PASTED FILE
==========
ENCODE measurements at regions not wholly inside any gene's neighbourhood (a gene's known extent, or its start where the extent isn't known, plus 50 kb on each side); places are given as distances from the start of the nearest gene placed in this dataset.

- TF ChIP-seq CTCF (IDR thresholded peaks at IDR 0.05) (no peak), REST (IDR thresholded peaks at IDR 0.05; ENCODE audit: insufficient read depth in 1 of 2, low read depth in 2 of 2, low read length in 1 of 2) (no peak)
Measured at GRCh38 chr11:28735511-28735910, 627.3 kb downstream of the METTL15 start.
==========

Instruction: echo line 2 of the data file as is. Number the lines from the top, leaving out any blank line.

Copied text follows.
- TF ChIP-seq CTCF (IDR thresholded peaks at IDR 0.05) (no peak), REST (IDR thresholded peaks at IDR 0.05; ENCODE audit: insufficient read depth in 1 of 2, low read depth in 2 of 2, low read length in 1 of 2) (no peak)